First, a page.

Maybe it’s because he’s 44 years old and the oldest current player in the NFL, but Tom Brady went into crotchety old man mode about the league rules in a special Bucs Player Chat on Thursday night.
Brady indicated that he preferred the way the NFL used to be played when he entered the league as New England’s sixth-round pick in 2000.
Bucs QB Tom Brady – Photo by: USA Today
“The one thing about football that has changed over the years, which I think is really hard for someone like me, who has played a long time, is hard to watch is … it’s not being taught the right way,” Brady said. “Like a quarterback should only throw the ball to certain places because your receiver is in danger of getting hit. For example, when I used to play against Ray Lewis, I wouldn’t throw the ball to the middle of the field because he would go after you, and he would hit – we didn’t have the biggest receivers, but he would hit them and knock them out of the game. And now, every hard hit is a penalty on the defense. So I feel like they penalize defensive players for offensive mistakes.
“So if a quarterback – I was watching a Chicago Bears game – the quarterback messes up, doesn’t see the blitzer – or the line screws up – I don’t know what happened. It was the quarterback or the linemen on offense. The defensive player comes in and hits him hard and they throw a flag on the defense. So they’ve almost moved the protection of your opponent to you (the defense), as opposed to yourself (the offense), which is where it should be. Like if you’re a quarterback you have to protect yourself and your players. It shouldn’t be the responsibility of your opponent to protect you. It creates really bad habits for players because you basically feel like you can do anything. I can run and not slide. I can throw the ball and put my receiver into any coverage and not have any repercussion for it. What they’re going to do is actually blame the defensive player for making a good solid hit. And now the defensive player is going to think, “Aw, now I can’t do that” even if I think it was an offensive mistake.”
Brady is exactly right. We’ve seen the sissification of the NFL over the last decade with plenty of questionable roughing the passer penalties and hitting a defenseless receiver calls. A similar horrible call robbed Bucs first-round pick Joe Tryon-Shoyinka of his first preseason sack against the Bengals.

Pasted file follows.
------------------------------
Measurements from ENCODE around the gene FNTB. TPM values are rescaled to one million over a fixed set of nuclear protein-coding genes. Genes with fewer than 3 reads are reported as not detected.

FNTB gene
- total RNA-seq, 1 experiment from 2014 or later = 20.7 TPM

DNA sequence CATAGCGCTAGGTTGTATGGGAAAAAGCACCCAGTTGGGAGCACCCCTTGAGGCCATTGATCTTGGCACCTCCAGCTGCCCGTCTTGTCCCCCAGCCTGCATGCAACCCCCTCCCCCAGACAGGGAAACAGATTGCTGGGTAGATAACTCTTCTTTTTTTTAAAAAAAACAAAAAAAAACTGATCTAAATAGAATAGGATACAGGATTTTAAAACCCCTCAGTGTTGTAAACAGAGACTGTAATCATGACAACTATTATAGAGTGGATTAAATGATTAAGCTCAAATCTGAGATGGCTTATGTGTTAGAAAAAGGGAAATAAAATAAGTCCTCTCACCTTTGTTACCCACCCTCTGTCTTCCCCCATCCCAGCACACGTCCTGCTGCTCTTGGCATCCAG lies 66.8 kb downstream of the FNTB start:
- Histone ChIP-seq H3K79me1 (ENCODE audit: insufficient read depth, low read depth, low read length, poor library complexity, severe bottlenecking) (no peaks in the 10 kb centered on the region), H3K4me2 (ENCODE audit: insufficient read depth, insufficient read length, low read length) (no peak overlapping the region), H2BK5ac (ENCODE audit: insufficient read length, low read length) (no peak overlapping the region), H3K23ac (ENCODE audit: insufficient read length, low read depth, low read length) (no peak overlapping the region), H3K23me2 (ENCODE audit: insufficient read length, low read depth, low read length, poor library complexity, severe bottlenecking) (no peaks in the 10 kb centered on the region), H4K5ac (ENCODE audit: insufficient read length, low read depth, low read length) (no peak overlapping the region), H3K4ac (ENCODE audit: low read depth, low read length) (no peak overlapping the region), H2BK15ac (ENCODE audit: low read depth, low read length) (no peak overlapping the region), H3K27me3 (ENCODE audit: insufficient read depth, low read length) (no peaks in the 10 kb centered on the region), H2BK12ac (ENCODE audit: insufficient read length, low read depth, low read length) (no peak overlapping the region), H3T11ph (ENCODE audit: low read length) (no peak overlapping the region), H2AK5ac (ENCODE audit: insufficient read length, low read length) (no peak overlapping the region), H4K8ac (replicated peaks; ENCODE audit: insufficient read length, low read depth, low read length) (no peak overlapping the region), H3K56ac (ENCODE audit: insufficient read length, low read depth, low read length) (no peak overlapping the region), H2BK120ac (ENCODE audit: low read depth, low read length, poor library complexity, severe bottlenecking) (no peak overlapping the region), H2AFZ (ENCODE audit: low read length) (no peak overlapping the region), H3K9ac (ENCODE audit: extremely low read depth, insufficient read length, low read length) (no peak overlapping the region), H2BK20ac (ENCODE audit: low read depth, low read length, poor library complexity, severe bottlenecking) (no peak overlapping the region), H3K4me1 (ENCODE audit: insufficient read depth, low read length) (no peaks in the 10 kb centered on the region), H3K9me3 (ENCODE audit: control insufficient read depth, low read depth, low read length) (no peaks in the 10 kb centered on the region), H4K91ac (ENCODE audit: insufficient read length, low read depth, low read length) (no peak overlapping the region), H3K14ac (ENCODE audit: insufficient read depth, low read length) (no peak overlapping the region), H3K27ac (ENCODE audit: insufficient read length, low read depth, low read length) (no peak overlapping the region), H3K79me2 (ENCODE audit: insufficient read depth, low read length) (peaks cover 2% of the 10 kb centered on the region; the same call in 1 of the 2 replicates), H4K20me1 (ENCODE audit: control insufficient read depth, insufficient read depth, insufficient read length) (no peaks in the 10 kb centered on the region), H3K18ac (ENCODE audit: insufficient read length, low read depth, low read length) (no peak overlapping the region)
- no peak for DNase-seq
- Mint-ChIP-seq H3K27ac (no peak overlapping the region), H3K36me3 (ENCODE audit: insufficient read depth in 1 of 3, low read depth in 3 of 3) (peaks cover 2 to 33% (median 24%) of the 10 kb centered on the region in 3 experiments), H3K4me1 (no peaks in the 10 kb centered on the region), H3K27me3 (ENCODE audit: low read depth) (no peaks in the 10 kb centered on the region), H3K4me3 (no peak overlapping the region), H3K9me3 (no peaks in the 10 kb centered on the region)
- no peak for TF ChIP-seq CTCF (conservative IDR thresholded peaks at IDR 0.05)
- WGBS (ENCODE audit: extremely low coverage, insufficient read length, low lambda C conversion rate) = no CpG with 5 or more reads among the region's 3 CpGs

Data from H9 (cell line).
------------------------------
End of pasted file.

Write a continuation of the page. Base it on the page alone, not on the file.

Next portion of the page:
Bucs OLB Joe Tryon – Photo by: Cliff Welch/PR
Hall of Fame strong safeties like Steve Atwater and Tampa Bay’s own John Lynch, both of whom used to intimidate across the middle of the field with hard hits, likely wouldn’t even be Pro Bowlers in the modern day NFL. Their games were about doling out physical punishment on receivers, tight ends and running backs who ventured into their territory. Sadly, that is no longer allowed without a yellow flag on the field.
There is a fine line between protecting players’ health and guarding against cheap shots, which are worthy endeavors, and what is taking place in today’s NFL where the rules clearly favor the offense and can take the aggression out of the defense in pass rush and pass coverage. Brady believes the NFL has overreached when it comes to trying to officiate the hard hits out of the game.
“In the end it’s really a disservice to the sport because the sport isn’t being played at a high level like I believe that it once was,” Brady said. “It actually deteriorates, because you’re not teaching the players the reasons and the fundamentals of what the sport should be.”
Scott Reynolds is in his 25th year of covering the Tampa Bay Buccaneers as the vice president, publisher and senior Bucs beat writer for PewterReport.com. Author of the popular SR's Fab 5 column on Fridays, Reynolds oversees web development and forges marketing partnerships for PewterReport.com in addition to his editorial duties. A graduate of Kansas State University in 1995, Reynolds spent six years giving back to the community as the defensive line coach for his sons' Pop Warner team, the South Pasco Predators. Reynolds can be reached at: email@example.com
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